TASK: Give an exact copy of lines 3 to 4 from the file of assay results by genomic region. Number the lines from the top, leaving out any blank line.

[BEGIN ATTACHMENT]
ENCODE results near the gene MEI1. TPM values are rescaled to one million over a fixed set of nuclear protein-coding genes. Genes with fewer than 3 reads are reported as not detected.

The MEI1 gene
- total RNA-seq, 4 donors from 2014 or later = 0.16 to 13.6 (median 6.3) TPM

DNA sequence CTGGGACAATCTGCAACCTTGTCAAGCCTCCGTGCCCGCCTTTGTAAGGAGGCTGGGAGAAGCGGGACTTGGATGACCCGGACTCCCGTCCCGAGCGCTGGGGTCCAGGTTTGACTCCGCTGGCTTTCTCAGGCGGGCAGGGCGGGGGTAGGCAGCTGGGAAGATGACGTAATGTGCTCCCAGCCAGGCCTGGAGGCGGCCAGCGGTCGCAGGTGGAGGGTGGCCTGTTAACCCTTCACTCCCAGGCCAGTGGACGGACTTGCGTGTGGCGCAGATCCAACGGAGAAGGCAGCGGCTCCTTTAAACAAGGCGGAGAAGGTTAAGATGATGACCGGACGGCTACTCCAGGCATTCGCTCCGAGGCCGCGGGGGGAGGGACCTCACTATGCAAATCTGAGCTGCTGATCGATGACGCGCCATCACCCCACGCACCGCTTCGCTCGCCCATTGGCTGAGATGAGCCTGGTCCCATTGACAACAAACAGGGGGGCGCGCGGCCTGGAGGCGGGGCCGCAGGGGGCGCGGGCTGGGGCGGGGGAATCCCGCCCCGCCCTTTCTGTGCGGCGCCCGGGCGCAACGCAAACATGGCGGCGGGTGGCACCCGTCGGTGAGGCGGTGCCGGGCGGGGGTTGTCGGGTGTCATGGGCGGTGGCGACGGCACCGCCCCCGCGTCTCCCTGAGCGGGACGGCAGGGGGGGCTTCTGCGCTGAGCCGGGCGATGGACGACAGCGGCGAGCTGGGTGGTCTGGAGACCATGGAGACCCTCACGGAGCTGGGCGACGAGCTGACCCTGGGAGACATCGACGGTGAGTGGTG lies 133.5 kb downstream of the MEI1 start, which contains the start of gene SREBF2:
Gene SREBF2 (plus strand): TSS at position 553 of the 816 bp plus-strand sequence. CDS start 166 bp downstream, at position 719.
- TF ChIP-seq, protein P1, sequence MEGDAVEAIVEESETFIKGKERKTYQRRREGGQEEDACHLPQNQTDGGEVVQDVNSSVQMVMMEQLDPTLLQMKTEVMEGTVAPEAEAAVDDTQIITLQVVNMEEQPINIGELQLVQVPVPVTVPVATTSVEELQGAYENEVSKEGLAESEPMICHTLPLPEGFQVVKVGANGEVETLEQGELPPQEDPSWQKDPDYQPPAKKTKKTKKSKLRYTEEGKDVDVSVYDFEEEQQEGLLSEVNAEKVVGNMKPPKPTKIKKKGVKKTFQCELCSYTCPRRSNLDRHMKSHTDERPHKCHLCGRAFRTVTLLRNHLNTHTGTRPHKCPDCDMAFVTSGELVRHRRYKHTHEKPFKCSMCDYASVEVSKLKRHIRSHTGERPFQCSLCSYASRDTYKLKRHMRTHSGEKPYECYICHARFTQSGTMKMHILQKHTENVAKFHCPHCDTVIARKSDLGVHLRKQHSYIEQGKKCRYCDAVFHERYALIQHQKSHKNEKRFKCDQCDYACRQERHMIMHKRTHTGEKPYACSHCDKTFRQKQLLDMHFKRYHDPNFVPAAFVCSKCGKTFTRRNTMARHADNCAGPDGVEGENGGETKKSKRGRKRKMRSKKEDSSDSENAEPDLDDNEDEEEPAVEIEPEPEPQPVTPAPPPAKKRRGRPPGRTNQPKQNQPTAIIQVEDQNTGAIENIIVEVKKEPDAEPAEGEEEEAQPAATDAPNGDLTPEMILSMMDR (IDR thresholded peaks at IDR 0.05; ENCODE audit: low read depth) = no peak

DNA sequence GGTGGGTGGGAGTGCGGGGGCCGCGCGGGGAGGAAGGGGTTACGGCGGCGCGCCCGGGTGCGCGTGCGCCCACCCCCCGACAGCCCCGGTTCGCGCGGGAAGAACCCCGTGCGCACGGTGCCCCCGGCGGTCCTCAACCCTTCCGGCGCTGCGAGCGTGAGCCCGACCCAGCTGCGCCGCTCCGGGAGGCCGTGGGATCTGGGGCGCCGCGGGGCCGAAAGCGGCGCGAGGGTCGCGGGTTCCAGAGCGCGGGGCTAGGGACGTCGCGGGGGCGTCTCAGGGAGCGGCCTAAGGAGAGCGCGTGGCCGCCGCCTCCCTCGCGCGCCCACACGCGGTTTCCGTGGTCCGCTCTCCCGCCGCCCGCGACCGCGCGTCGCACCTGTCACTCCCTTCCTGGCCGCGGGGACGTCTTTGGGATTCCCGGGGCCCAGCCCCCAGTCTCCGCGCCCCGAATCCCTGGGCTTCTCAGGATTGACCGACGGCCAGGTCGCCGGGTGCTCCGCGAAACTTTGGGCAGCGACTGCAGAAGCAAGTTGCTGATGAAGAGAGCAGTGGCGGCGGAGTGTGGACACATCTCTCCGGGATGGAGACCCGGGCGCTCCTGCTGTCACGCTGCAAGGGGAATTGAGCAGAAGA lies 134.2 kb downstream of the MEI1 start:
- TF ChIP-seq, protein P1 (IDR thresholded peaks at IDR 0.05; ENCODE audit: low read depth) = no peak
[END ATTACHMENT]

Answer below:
- total RNA-seq, 4 donors from 2014 or later = 0.16 to 13.6 (median 6.3) TPM

DNA sequence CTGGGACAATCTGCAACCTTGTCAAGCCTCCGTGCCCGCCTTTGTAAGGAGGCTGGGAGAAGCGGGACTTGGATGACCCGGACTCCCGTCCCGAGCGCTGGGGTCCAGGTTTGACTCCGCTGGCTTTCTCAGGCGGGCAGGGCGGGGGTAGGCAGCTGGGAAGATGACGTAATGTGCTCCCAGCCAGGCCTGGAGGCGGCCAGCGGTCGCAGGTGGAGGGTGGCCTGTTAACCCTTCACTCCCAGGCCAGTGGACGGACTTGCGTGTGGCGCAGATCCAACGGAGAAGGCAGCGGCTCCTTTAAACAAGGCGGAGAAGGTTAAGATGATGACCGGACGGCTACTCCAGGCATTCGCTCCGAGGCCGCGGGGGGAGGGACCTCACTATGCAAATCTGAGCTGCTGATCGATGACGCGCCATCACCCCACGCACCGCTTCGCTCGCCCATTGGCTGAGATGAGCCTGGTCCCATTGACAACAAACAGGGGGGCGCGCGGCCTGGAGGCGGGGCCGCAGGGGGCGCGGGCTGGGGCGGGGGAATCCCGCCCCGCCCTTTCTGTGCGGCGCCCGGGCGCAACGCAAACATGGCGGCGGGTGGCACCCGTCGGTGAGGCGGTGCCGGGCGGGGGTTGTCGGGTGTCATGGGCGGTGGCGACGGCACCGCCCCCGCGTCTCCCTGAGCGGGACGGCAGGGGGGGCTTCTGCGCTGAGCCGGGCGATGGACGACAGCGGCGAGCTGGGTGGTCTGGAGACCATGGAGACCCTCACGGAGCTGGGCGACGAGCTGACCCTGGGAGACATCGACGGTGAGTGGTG lies 133.5 kb downstream of the MEI1 start, which contains the start of gene SREBF2: